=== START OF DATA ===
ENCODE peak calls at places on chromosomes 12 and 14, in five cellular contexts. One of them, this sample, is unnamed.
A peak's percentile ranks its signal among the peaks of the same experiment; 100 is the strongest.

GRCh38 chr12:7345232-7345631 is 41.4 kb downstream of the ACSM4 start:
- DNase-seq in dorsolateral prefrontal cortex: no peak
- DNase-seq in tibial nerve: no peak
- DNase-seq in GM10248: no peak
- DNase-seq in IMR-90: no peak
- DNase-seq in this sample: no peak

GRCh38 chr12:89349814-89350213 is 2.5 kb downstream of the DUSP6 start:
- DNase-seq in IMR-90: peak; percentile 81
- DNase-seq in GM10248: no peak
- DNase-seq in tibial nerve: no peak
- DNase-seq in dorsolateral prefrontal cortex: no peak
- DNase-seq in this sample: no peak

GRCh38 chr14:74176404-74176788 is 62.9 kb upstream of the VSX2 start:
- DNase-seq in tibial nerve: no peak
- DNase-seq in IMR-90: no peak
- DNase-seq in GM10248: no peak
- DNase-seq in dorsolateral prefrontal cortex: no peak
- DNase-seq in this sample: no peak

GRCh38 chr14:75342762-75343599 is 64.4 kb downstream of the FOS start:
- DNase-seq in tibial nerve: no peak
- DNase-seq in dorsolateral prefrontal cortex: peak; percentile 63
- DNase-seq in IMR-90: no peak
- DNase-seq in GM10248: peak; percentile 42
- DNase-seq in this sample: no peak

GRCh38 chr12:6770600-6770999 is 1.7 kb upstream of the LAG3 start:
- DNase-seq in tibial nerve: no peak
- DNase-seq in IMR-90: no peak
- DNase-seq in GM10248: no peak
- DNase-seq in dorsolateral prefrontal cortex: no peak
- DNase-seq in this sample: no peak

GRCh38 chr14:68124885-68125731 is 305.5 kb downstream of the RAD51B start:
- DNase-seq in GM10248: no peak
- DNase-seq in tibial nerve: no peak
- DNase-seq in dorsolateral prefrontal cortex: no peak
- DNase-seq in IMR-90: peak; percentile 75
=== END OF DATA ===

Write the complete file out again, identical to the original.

ENCODE peak calls at places on chromosomes 12 and 14, in five cellular contexts. One of them, this sample, is unnamed.
A peak's percentile ranks its signal among the peaks of the same experiment; 100 is the strongest.

GRCh38 chr12:7345232-7345631 is 41.4 kb downstream of the ACSM4 start:
- DNase-seq in dorsolateral prefrontal cortex: no peak
- DNase-seq in tibial nerve: no peak
- DNase-seq in GM10248: no peak
- DNase-seq in IMR-90: no peak
- DNase-seq in this sample: no peak

GRCh38 chr12:89349814-89350213 is 2.5 kb downstream of the DUSP6 start:
- DNase-seq in IMR-90: peak; percentile 81
- DNase-seq in GM10248: no peak
- DNase-seq in tibial nerve: no peak
- DNase-seq in dorsolateral prefrontal cortex: no peak
- DNase-seq in this sample: no peak

GRCh38 chr14:74176404-74176788 is 62.9 kb upstream of the VSX2 start:
- DNase-seq in tibial nerve: no peak
- DNase-seq in IMR-90: no peak
- DNase-seq in GM10248: no peak
- DNase-seq in dorsolateral prefrontal cortex: no peak
- DNase-seq in this sample: no peak

GRCh38 chr14:75342762-75343599 is 64.4 kb downstream of the FOS start:
- DNase-seq in tibial nerve: no peak
- DNase-seq in dorsolateral prefrontal cortex: peak; percentile 63
- DNase-seq in IMR-90: no peak
- DNase-seq in GM10248: peak; percentile 42
- DNase-seq in this sample: no peak

GRCh38 chr12:6770600-6770999 is 1.7 kb upstream of the LAG3 start:
- DNase-seq in tibial nerve: no peak
- DNase-seq in IMR-90: no peak
- DNase-seq in GM10248: no peak
- DNase-seq in dorsolateral prefrontal cortex: no peak
- DNase-seq in this sample: no peak

GRCh38 chr14:68124885-68125731 is 305.5 kb downstream of the RAD51B start:
- DNase-seq in GM10248: no peak
- DNase-seq in tibial nerve: no peak
- DNase-seq in dorsolateral prefrontal cortex: no peak
- DNase-seq in IMR-90: peak; percentile 75